According to an embodiment of the invention, the inversetime element disclosed herein is dynamically configurable such that a (1) relay operating quantity may be dynamically calculated, (2) the relay pickup setting may be dynamically calculated, (3) the time dial may be dynamically calculated, (4) the A, B, N, t_{r}, and H quantities may be dynamically calculated and (5) the values for relay operating quantity, the relay pickup setting, the time dial and the A, B, N, t_{r}, and H quantities are used to dynamically calculate the relay operating time.

In existing relays TD, A, B, N, t_{r}, H, and the operating quantity are fixed once the relay is set, and the operating time, t, is solely a function of the applied current t(I) for a given set of settings. The new inverse time element Equations (4) and (5) utilize t as a function of all parameters to replace Equations (2) and (3):
$\begin{array}{cc}t\left(\mathrm{OQ}\right)=\left(\frac{A}{{\left(\frac{\mathrm{OQ}}{\mathrm{PU}}\right)}^{N}1}+B\right)\xb7\mathrm{TD}\text{\hspace{1em}}\mathrm{for}\text{\hspace{1em}}\frac{\mathrm{OQ}}{\mathrm{PU}}>1& \left(4\right)\\ t\left(\mathrm{OQ}\right)=\left[\frac{{t}_{r}}{{\left(\frac{\mathrm{OQ}}{\mathrm{PU}}\right)}^{H}1}\right]\xb7\mathrm{TD}\text{\hspace{1em}}\mathrm{for}\text{\hspace{1em}}0\le \frac{\mathrm{OQ}}{\mathrm{PU}}\le 1& \left(5\right)\\ \begin{array}{c}\square \\ \square \end{array}\begin{array}{c}\square \\ \square \end{array}& \begin{array}{c}\square \\ \square \end{array}\end{array}$
Where:
 t_{r }is the reset time at
$\frac{\mathrm{OQ}}{\mathrm{PU}}=0$
(typical t_{r }value 21.6 for very inverse time characteristic)
 OQ, is the operating quantity, replacing I_{Input }
 TD is the Time dial
 A, B, N, t_{r}, and H are variables (a typical value of H is 2)
 PU is the Pickup, replacing I_{Pickup }
 Equation (4) calculates the operating time t(OQ) when
$\frac{\mathrm{OQ}}{\mathrm{PU}}>1,$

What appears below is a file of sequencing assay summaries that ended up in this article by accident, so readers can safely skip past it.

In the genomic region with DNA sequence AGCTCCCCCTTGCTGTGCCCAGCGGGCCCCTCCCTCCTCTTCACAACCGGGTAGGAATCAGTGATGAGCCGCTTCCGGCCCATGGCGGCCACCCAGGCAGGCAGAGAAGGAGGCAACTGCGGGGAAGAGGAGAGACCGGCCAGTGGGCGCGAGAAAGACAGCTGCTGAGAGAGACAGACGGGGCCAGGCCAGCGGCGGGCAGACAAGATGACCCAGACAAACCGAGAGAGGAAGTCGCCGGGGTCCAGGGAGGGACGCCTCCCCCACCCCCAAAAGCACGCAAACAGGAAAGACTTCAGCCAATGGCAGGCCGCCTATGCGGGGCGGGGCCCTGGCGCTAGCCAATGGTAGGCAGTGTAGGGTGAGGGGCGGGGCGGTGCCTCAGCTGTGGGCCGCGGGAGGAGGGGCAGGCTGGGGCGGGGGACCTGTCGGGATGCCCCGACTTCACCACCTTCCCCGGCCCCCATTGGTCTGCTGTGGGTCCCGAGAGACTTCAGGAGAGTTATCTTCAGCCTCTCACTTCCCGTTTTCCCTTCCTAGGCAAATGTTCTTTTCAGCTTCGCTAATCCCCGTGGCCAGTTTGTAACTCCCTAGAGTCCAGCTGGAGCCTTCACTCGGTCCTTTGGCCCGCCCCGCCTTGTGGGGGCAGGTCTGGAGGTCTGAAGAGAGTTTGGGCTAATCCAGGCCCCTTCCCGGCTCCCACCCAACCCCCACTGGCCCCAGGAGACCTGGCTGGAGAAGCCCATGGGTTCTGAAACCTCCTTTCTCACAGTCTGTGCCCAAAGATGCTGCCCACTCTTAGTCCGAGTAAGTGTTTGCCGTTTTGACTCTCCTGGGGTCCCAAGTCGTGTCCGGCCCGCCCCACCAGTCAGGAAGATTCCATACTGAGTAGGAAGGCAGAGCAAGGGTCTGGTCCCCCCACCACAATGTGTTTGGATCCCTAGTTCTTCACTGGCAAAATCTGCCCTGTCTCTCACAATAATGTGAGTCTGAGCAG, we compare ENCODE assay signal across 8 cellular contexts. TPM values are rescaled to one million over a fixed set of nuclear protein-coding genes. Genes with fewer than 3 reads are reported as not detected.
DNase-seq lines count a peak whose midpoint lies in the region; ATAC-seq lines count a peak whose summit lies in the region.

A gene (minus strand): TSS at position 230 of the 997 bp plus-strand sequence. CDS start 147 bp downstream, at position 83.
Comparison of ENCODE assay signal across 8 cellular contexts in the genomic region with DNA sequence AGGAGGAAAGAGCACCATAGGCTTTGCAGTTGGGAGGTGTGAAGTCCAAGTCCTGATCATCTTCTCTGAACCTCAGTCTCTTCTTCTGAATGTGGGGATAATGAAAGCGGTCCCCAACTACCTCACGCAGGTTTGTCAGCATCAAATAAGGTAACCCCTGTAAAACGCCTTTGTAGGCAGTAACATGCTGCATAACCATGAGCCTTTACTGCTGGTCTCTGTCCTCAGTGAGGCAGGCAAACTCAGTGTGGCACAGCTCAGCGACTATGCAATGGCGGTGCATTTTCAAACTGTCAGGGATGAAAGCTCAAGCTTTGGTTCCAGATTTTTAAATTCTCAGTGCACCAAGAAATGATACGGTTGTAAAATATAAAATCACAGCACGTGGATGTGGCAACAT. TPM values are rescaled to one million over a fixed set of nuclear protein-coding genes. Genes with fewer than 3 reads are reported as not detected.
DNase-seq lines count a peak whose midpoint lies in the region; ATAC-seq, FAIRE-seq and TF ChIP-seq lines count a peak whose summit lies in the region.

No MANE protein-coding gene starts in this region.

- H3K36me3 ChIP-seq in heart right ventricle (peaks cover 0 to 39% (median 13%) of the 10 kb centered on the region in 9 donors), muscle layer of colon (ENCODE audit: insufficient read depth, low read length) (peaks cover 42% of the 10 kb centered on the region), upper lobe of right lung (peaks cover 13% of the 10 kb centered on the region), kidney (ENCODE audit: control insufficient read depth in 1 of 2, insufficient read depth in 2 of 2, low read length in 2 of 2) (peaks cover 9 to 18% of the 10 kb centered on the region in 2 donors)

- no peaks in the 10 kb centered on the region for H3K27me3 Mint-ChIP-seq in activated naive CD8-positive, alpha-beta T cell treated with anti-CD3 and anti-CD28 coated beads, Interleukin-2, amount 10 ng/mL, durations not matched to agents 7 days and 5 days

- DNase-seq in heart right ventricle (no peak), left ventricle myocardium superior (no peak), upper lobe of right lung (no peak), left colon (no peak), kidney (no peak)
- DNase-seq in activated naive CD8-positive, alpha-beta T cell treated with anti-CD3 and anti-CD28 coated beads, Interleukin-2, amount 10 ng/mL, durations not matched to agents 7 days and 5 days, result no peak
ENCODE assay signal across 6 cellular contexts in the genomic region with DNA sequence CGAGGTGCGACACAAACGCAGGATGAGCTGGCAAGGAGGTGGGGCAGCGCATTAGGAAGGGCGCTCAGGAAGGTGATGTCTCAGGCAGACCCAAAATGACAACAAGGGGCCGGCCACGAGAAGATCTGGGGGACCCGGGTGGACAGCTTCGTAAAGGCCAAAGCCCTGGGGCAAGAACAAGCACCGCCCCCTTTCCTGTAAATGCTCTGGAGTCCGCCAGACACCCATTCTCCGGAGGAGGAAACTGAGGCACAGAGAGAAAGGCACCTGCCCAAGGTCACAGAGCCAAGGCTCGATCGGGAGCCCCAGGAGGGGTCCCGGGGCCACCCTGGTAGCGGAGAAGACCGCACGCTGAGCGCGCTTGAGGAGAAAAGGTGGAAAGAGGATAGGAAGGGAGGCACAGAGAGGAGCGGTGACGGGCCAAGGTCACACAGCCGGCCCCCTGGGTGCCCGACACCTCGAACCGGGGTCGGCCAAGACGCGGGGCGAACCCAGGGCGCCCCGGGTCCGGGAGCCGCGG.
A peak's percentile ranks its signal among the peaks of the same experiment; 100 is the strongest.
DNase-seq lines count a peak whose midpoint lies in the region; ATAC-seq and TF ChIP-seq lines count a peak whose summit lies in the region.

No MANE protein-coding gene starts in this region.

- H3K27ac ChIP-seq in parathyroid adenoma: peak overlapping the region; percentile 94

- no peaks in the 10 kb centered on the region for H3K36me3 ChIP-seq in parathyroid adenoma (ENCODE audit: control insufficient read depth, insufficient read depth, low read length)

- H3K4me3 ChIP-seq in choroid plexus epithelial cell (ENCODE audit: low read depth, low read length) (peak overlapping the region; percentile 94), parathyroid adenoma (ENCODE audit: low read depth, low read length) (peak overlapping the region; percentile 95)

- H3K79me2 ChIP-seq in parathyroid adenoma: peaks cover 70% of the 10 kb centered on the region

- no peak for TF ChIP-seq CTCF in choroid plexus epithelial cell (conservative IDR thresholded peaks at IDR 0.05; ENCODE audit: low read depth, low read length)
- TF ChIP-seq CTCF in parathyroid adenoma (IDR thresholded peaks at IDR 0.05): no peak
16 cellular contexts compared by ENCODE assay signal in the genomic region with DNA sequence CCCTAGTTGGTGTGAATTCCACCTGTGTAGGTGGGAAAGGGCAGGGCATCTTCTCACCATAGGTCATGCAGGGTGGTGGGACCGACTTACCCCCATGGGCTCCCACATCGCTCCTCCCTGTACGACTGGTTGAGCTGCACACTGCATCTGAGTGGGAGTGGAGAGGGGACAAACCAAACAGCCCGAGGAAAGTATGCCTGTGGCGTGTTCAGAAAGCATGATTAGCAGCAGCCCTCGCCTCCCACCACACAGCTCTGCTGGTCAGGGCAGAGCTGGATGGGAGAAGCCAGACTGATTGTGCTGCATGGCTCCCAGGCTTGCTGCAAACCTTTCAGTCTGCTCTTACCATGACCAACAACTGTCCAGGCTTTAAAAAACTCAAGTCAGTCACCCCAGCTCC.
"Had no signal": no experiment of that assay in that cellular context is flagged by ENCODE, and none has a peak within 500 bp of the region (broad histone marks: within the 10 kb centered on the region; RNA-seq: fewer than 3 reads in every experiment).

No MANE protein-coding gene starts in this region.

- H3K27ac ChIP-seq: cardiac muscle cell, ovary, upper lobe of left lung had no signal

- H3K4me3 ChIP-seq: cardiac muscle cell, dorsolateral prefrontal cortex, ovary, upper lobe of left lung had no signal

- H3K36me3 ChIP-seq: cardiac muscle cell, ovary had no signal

Equation
 (5) calculates the resetting time t_{r }when
$0\le \frac{\mathrm{OQ}}{\mathrm{PU}}\le 1.$
In addition to the
Boolean outputs of existing timeovercurrent elements (pickup, reset, and trip), the new element also outputs a numerical value representing the percent of the total operating time or percent of travel as shown in FIG. 4.

Percent travel is equal to travel multiplied by 100.

There are applications which require different characteristics and different operating quantities. Some of these applications include:
 Adaptivepickup overcurrent (see FIG. 5)
 Inversetime overvoltage (see FIGS. 6 and 7)
 Voltagerestrained overcurrent (see FIG. 8)
 Special inversetime undervoltage (see FIG. 9)
 Special inversetime overvoltage (see FIG. 10)
 Adaptive coordination in parallel transformer applications (see FIGS. 11A and 11B)

In an embodiment, the numerical relay implements this adaptability using user programmable equations in a multifunction numerical protective relay. With the user programmable equations of the present invention, one can program a relay with an adaptive inversetime overcurrent characteristic.

As explained above, FIG. 4 illustrates a diagram with an implementation of an overcurrent element in a numerical relay for the M>1 condition.

According to Equation (2) an adaptive behavior can be obtained using Equation (6) instead.
$\begin{array}{cc}t\left(I\right)=\left(\frac{3.88}{{\left(\frac{{I}_{\mathrm{Input}}}{{I}_{\mathrm{Demand}}}\right)}^{2}1}+0.0963\right)\xb70.5& \left(6\right)\end{array}$

In Equation (6), the overcurrent element pickup I_{Pickup }is a function of the demand current, I_{Demand}. The pickup value will be small for light load conditions but increases as the load increases. This approach provides adequate sensitivity for different load conditions.

FIG. 5 is a graph, generally designated 500, which depicts an embodiment of the invention under the operating characteristics of the load adaptive pickup overcurrent element using Equation (6) under heavy load 502 and under light load 504 conditions. With this adaptive characteristic, the inversetime element pickup depends on the feeder demand current. The element is more sensitive for lightload conditions than for heavyload conditions.

Applying dynamically configurable relay element method, the pickup, PU, is a function of the demand current I_{Demand }(assigned as variable Idem). The Inverse Time Element (ITE) operating quantity, pickup PU, timedial TD, and the A, B, N settings are:
 OQ:=linput
 PU:=Idem+0.5 #(Idem is the demand current)
 TD:→0.5
 A:=3.88
 B:=0.0963